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Old 02-12-2013, 05:55 AM   #53647
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Originally Posted by mendoteach
Actually, the rear suspension can take some pretty serious air before bottoming (provided you are sub 200), but the front is woefully under sprung and damped. I think Honda wanted you to feel like the front brake was more powerful than it is


Quote:
Originally Posted by ONandOFF View Post
. Something's not right about yours, then. My front is as good as my back; hasn't let me down yet.
Sounds like time to yank it apart and check the components including valves, springs, and seals along with cleaning out and changing oil.
When flying up over a water bar or similar mound as someone has skillfully managed to photograph WMD doing, you need to pull up the front so you can land on the back wheel first - you don't want to land on your front wheel on any bike.

+1, set up correctly the Shoia forks work well. Sounds like you have too much air gap in the forks. Or the rear spring pre load is set too high causing overloading of the front suspension.
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Old 02-12-2013, 06:05 AM   #53648
fritzcoinc
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Originally Posted by mendoteach View Post
Does somebody know a good, fairly low profile, LED blinker? I ordered some cheap ones from ebay and they are CHEAP! The wires are about 32 gauge and they pull out of the body easily. I don't mind paying if they are bright and tough.

I made these from 18 wheeler LED clearance lights. Get them at trailer supply or truck stop. The mounts are cut from 1" rubber sheet ( pc. on fender lower photo ).
They are adequate. I would not call them overly bright in daylight conditions. They are fine in all other lighting conditions. You will need a solid state flasher relay and diodes at the dash light with LED lights.



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Old 02-12-2013, 06:09 AM   #53649
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Fritz.. check your pm's...
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Old 02-12-2013, 06:39 AM   #53650
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Originally Posted by Sierra Thumper View Post
... today when I was using my inch-lb to tighten up the 8mm bolts on my oil filter cover, the little sob backed off the calibration nut on the handle without me noticing, and as I was tightening the bolts I was thinking, this doesn't feel right. Its VERY easy to strip those oily little filter cover bolts...
I decided a LONG time ago, I wasn't going to have to rely on torque wrenches to get me through life. I "learned" how various torque ranges "feel" by referencing the torque wrench. I'll still pull one out for doing head bolts or somesuch for peace of mind and which helps maintain my "calibration" but for the thousands of things I've tightened over the years, from 2-56's to 3/4-10's, no issues. Also good is practicing stripping and breaking threads to know what it feels like leading up to it and occurring. Not on something you may have to spend hours repairing, of course, but there's lots of opportunities at landfills and junkyards. You can practice on loose nuts and bolts at home using a good vise mounted to a solid bench.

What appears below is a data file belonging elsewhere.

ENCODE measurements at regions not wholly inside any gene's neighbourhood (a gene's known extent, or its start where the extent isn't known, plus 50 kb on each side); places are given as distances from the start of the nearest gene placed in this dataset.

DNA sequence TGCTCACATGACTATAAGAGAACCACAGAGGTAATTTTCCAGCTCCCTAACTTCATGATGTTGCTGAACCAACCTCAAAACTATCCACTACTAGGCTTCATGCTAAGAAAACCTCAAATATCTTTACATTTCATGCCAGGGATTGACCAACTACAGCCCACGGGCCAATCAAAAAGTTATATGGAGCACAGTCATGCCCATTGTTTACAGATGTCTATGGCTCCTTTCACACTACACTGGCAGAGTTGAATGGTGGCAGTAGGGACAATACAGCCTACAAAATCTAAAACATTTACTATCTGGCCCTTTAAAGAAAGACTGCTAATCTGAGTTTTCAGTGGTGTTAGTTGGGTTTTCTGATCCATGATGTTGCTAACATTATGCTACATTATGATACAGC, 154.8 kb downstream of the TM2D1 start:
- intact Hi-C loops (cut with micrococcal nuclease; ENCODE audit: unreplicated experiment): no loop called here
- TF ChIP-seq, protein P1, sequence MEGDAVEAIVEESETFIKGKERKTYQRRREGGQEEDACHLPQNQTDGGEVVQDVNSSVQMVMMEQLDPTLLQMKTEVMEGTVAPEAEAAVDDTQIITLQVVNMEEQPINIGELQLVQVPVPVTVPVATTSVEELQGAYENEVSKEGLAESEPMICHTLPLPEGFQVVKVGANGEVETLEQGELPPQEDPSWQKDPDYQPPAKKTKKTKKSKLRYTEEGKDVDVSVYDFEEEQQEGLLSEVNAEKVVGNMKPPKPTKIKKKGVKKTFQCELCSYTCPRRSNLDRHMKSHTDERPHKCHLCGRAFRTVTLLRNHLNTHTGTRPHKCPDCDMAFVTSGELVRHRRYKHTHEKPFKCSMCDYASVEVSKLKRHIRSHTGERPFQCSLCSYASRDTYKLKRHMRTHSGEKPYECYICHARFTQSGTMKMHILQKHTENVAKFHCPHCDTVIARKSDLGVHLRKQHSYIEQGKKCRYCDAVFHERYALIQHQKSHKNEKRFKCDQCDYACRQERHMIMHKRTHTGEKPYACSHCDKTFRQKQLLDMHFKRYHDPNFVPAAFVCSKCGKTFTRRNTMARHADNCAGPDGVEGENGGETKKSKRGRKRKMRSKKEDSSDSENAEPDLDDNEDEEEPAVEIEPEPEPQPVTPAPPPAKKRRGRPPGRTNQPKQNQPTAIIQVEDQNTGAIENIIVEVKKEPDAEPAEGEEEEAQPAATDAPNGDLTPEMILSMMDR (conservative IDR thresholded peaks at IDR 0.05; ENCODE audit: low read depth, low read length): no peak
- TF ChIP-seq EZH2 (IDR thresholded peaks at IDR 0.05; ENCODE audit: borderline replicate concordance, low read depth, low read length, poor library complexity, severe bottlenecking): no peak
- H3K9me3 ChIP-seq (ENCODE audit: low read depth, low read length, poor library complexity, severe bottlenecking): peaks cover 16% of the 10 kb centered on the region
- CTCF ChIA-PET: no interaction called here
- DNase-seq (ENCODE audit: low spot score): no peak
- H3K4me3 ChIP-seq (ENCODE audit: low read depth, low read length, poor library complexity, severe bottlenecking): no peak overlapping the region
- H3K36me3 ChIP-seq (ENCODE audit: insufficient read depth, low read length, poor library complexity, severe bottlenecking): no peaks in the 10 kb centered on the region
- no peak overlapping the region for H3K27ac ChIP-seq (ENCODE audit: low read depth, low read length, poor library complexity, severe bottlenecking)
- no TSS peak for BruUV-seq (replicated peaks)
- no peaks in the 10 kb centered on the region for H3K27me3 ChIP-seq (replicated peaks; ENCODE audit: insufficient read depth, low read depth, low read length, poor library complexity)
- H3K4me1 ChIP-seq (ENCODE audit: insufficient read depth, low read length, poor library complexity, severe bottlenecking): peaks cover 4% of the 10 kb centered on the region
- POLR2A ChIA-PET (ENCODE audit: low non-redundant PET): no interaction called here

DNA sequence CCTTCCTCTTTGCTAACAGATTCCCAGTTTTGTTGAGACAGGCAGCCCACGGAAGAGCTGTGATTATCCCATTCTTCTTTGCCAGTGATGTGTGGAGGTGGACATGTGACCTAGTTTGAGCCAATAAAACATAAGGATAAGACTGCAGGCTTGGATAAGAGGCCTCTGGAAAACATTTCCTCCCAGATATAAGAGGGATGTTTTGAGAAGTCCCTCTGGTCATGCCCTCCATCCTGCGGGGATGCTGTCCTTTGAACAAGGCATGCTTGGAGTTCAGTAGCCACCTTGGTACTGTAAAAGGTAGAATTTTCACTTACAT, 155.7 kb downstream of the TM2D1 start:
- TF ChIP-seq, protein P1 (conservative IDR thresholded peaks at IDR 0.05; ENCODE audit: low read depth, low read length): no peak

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Old 02-12-2013, 07:06 AM   #53651
ThumpnRed
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Quote:
Originally Posted by mendoteach View Post
Does somebody know a good, fairly low profile, LED blinker? I ordered some cheap ones from ebay and they are CHEAP! The wires are about 32 gauge and they pull out of the body easily. I don't mind paying if they are bright and tough.
I have a set of WPS blinkers on mine. They have flexible rubber stalks. They seem fairly durable.
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Old 02-12-2013, 07:40 AM   #53652
elsalvadorklr
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Quote:
Originally Posted by mendoteach View Post
Oil starvation because of long wheelies will never be a problem for me. I was born without the balance wheelie gene, and am to big of a wuss to loop out enough times to learn. I can power wheelie just fine, but when the torque curve can't keep up, down she goes.

Steve, I am hoping to have somebody help me with degreeing the damn cam in the next week. If that fails, I'm buying a degree wheel and giving it a go myself. Here's a good article I found:

http://www.muzzys.com/articles/lobe_centers.html

CW, says 110 degrees on the intake with zero lash. Different than how they are generally done I guess.
we are brothers then...I do not and cant ride a long wheelie, not on a bmx, mountainbike racing when I was racing and especially not now on the xr...so no cavitating oil pump fr me either! jajaja